The CPI(M) PB statement states clearly: “It is regrettable that lives have been lost in police firing. But the organised elements who utilised bombs and pipe guns on the police have to take the blame.” So the CPI(M)’s ‘introspection’ about ‘mistakes’ leads it to the same ‘blame the outsider’ conclusion! Brinda Karat and other party leaders have referred to the Nandigram struggle as an a bid to ‘cleanse’ Nandigram of CPI(M) supporters. It is claimed that 2500-3000 such supporters have been driven out, turned into refugees and subjected to terror. What about their human rights, she asks? She adds that “shockingly and sickeningly”, reports by Left intellectuals have not referred to this crime against hapless CPI(M) people, who are also poor peasants just like the victims of police firing. Surely the police had a responsibility to curb the “lawlessness and anarchy”, restore order and ensure these refugees could return?

No fact-finding report, even the one by Medha Patkar, has referred to the Nandigram struggle as a ‘peaceful’ one. The Nandigram mass was an organised and experienced Left mass, which had witnessed the Singur developments and learnt from them. In Singur, they had seen police and CPI(M) cadres employ terror and succeed in grabbing land. So at the very first sign of land grab (the HDA notification) they lost no time in ensuring that Singur could not be repeated. They quite openly cut roads to prevent police entry, chased out CPI(M) cadres who were terrorising the movement locally, and organised night-watch and crude arms to keep at bay the regular assaults and bombings from the CPI(M) camp in Khejuri.

The question to be asked is: do such tactics amount to “lawlessness and anarchy”, or do they fall under the rubric of a democratic movement?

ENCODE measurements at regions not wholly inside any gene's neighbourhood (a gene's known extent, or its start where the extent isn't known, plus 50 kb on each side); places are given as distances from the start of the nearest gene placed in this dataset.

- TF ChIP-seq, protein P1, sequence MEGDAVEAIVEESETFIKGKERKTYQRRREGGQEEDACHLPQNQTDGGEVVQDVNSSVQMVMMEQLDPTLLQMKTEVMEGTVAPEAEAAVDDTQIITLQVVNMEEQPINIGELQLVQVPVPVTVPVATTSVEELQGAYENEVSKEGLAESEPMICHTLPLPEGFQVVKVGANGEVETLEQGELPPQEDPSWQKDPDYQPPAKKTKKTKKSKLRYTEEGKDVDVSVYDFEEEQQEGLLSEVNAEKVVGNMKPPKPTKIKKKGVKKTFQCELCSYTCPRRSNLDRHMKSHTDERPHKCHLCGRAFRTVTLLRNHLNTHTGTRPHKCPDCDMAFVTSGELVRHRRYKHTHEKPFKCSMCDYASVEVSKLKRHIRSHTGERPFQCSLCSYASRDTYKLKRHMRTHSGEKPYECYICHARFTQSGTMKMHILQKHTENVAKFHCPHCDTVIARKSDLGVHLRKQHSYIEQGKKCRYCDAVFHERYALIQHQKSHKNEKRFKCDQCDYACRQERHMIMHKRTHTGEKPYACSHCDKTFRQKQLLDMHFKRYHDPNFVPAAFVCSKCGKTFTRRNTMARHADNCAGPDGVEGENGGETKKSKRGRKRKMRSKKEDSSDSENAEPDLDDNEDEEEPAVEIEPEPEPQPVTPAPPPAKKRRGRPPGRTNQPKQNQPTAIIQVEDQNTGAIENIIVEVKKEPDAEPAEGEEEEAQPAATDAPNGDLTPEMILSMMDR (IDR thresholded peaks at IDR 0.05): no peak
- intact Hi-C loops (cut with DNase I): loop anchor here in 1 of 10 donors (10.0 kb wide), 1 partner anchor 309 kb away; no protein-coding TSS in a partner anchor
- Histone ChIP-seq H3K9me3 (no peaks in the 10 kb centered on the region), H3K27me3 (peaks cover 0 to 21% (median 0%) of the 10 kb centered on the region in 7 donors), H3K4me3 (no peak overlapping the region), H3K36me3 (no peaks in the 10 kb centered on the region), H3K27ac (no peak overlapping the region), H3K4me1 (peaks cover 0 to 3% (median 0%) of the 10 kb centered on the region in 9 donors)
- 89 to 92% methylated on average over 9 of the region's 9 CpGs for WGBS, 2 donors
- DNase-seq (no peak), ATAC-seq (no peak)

Eminent Leftist historians have vouched for the fact that the tactics used by the Nandigram peasants are all classic strategies used during the Tebhaga movement and the freedom struggle of which Nandigram was a major centre. History records that Nandigram and Tamluk subdivisions had formed the Tamralipta Jatiya Sarkar, or Tamralipta National Government in 1942, with people evicting the British from the area digging trenches to keep police out, and ‘liberating’ the area for months. If the movement of the peasants of Nandigram against forcible land acquisition is ‘anarchy and lawlessness’, so too must CPI(M) term the Quit India Movement, Tebhaga movement and the Telengana movement to be ‘anarchy and lawlessness’!

CPI(M) has been fond of throwing out the accusation that Nandigram was being turned into a ‘Liberated Zone’ by the anti-SEZ protestors. Well, comrades, can you tell us what is an SEZ – if not a Liberated Zone where corporates are free to loot, levy taxes, enjoy massive subsidies, take over the functions of a municipality, and enjoy impunity from many laws of the land?! If people conduct a ‘Quit India’ struggle against such a Liberated Zone where they lose all their freedoms, how can any Communist, or any democratic individual, blame them?

Further, according to the values and standards of the Left, can there be any equivalence between the might of the State’s repressive arm and the cadres of a privileged and dominant ruling party working in close co-ordination with the State machinery, and the ‘violence’ incurred in the course of the resistance of poor and desperate peasantry?

What of the people in the CPI(M) refugee camps? By all accounts, these camps continue to function as base camps for the CPI(M)’s war against the anti-land-grab forces. Villagers told Tanika Sarkar that the terror is far from over; every night there is a rain of bombs from the CPI(M) base at Khejuri. But it is true that the CPI(M) base, whatever remains of it, are in fact poor peasants too. Brinda Karat asks, “Who gains from this division of the poor, from their feelings of insecurity, loss of livelihood?” Well, comrade, isn’t the answer staring in our faces? The corporates stand to gain land, and the CPI(M), their lost dominance, by pitting one section of the poor against another.

“Nandigram’s Poor: Innocent Villagers ‘Instigated’ by Anti-CPI(M) Gang-up through False Fears of Land Grab”